US embassy cable - 05NDJAMENA306

2005 AGOA REPORT FOR CHAD

Identifier: 05NDJAMENA306
Wikileaks: View 05NDJAMENA306 at Wikileaks.org
Origin: Embassy Ndjamena
Created: 2005-02-28 22:48:00
Classification: UNCLASSIFIED
Tags: ETRD PGOV PHUM CD Economic Trends
Redacted: This cable was not redacted by Wikileaks.
This record is a partial extract of the original cable. The full text of the original cable is not available.

282248Z Feb 05

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FM AMEMBASSY NDJAMENA
TO SECSTATE WASHDC 1043
INFO AMEMBASSY ABUJA 
AMEMBASSY ACCRA 
AMEMBASSY BAMAKO 
AMEMBASSY COTONOU 
AMEMBASSY LONDON 
AMEMBASSY OUAGADOUGOU 
AMEMBASSY PARIS 
AMEMBASSY YAOUNDE 
USMISSION USUN NEW YORK 
UNCLAS  NDJAMENA 000306 
 
SIPDIS 
 
 
DEPARTMENT FOR AF/C AND AF/EPS FOR FLEMING; USUN FOR 
TAMLYN; LONDON AND PARIS FOR AFRICAWATCHERS 
 
E.O. 12958: N/A 
TAGS: ETRD, PGOV, PHUM, CD, Economic Trends 
SUBJECT: 2005 AGOA REPORT FOR CHAD 
 
REF: STATE 24616 
 
 1.  Summary: Post submits the following for the 2005 AGOA 
Report to the President.  End Summary. 
 
2.  Status: AGOA Eligible. 
 
3. AGOA Trade and Investment: In 2004, Chad,s GDP was $4.6 
billion and per capita income was $536.  Petroleum now 
dominates Chadian exports to the United States.  The Chadian 
Government is in the final stage of signing an agreement for 
a textile visa to allow Chad to qualify for third country 
fabric preferences for Chadian textiles to the United States. 
 
 
4.  Market Economy/Economic Reform/Elimination of Barriers to 
U.S. Trade: The government has privatized state-owned 
enterprises in the sugar and insurance sectors.  In 2004, the 
Government developed plans to privatize cotton, 
telecommunications, and energy parastatals.  No parastatals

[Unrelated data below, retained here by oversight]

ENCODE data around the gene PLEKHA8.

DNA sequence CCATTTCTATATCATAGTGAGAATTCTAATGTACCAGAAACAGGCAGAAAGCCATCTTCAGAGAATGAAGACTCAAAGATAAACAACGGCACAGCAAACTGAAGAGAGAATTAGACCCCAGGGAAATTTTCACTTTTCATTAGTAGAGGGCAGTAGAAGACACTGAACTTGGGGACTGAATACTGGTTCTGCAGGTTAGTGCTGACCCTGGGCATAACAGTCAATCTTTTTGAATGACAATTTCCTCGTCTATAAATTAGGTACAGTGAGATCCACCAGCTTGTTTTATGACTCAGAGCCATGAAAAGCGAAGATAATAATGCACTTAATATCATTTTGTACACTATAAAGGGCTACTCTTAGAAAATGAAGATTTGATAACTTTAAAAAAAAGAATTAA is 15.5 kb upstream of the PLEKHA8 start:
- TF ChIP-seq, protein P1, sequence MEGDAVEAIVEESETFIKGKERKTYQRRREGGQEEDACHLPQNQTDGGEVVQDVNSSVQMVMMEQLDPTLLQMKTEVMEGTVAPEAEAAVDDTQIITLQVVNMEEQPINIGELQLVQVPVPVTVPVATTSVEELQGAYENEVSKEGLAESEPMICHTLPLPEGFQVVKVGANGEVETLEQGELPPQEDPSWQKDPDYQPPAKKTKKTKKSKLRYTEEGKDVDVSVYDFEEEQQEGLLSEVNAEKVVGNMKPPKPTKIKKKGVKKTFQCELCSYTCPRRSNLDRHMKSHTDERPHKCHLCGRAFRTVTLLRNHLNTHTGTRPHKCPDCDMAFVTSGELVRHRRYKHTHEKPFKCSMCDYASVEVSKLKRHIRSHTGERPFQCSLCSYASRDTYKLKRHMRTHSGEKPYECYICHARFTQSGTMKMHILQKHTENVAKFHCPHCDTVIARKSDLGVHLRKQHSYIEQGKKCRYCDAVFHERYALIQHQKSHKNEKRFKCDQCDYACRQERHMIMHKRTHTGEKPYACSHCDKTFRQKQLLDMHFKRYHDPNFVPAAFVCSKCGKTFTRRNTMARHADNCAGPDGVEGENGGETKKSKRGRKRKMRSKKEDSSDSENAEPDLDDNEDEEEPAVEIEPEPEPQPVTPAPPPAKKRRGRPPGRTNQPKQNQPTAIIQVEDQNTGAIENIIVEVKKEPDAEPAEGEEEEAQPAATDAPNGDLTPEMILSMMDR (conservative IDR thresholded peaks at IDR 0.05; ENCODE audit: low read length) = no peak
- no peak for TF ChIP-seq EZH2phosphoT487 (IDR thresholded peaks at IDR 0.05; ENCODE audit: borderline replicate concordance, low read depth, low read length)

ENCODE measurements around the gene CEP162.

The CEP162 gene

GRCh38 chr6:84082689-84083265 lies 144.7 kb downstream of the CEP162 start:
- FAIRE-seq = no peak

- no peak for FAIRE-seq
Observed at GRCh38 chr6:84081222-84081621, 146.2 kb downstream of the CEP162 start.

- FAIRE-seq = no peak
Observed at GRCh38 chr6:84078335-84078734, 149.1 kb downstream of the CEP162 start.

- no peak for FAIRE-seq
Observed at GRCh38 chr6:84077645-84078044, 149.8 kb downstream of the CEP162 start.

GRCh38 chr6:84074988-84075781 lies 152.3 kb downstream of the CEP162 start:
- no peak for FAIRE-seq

were privatized in 2004.  A new investment code to encourage 
and support foreign investment in Chad is being drafted. 
Chad has no price controls or currency restrictions.  The 
government is implementing a civil service reform strategy 
aimed at enhancing personnel management.  In 2004, a 
computerized system for revenue expenditures was put in 
place.  The Chad-Cameroon Pipeline and other petroleum 
development is enhancing Chad,s capacity for trade and 
attracting increasing foreign interest.  The bulk of American 
investment remains tied to the oil sector, but there is 
growing interest in construction, technology, and service 
sectors. 
 
5.  Pluralism/Rule of Law/Anti-Corruption:  Chad,s 
democratic institutions remain weak.  Irregularities marred 
past elections.  The ruling party dominates the National 
Assembly.  A public referendum to remove presidential term 
limits will be held in 2005.  Long-delayed municipal 
elections had still not been held in 2004.  Numerous 
political opposition parties and human rights groups operate 
in Chad. Rule of law also remains weak and the judiciary is 
vulnerable to executive branch interference.  However, the 
Government is taking some steps to increase the capacity of 
the judiciary.  In December 2004, magistrates were named to 
the newly created commercial court to handle investment 
disputes.  A judicial oversight body has removed and fined 
judges for corrupt activities.   Corruption continues to 
hinder economic growth.  In July 2004, the President created